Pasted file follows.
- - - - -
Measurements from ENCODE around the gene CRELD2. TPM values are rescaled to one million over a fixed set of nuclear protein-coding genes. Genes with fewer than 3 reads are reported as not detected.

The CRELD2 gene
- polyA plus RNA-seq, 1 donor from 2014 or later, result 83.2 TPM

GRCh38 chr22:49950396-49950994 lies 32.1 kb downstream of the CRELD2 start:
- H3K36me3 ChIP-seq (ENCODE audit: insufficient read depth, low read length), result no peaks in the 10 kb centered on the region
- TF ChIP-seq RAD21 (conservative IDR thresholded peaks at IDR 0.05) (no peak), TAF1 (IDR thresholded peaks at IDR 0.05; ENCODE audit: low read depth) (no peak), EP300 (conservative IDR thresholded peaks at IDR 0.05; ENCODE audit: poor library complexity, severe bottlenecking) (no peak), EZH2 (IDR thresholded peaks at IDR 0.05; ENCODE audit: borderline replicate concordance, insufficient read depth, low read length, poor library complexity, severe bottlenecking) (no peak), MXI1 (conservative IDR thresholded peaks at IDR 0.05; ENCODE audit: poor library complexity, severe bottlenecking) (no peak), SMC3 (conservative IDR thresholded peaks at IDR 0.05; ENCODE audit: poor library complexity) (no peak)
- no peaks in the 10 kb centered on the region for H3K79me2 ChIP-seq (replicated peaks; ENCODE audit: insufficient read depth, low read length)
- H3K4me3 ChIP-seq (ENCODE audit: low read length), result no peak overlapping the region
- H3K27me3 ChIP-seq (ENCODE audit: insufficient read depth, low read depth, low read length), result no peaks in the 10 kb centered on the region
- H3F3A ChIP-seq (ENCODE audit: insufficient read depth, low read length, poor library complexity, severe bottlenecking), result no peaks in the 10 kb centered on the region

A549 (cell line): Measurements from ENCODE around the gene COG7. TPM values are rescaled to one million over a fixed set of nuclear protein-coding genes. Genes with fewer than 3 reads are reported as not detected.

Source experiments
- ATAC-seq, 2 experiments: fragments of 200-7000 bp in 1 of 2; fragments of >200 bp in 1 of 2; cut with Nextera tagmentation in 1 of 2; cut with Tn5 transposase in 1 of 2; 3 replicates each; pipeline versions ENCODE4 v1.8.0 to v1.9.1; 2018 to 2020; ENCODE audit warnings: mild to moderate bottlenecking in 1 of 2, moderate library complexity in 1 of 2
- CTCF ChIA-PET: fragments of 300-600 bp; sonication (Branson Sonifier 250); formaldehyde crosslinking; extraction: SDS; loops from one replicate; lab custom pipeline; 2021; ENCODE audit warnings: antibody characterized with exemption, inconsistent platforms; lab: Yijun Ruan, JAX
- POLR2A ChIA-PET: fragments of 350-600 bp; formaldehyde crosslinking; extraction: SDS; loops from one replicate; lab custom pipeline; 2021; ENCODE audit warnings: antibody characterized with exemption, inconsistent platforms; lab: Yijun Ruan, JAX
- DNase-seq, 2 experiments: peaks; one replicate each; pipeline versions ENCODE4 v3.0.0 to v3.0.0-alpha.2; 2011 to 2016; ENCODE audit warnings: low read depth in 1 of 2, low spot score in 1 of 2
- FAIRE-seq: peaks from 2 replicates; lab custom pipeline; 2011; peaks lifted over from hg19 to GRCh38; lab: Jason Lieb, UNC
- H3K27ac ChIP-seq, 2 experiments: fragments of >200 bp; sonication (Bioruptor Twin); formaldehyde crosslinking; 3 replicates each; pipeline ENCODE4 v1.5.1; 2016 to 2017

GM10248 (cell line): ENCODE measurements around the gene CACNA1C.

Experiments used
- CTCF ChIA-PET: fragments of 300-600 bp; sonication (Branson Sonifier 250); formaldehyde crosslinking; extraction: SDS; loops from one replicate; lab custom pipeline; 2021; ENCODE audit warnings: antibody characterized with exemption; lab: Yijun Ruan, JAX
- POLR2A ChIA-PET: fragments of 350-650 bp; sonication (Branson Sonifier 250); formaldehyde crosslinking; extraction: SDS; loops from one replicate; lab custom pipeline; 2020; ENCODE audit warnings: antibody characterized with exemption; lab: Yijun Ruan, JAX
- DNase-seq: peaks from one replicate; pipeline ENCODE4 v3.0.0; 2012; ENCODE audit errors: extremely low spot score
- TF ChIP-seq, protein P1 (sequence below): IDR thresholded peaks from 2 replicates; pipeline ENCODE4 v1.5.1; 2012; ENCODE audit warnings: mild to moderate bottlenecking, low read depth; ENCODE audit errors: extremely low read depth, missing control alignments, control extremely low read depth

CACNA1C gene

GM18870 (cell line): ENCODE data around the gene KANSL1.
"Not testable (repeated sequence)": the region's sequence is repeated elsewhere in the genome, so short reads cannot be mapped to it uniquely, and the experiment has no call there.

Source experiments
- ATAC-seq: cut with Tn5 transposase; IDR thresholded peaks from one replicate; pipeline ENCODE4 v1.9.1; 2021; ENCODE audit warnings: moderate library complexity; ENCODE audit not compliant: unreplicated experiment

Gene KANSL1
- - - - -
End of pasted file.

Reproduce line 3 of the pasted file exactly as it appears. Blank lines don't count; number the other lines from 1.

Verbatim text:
- polyA plus RNA-seq, 1 donor from 2014 or later, result 83.2 TPM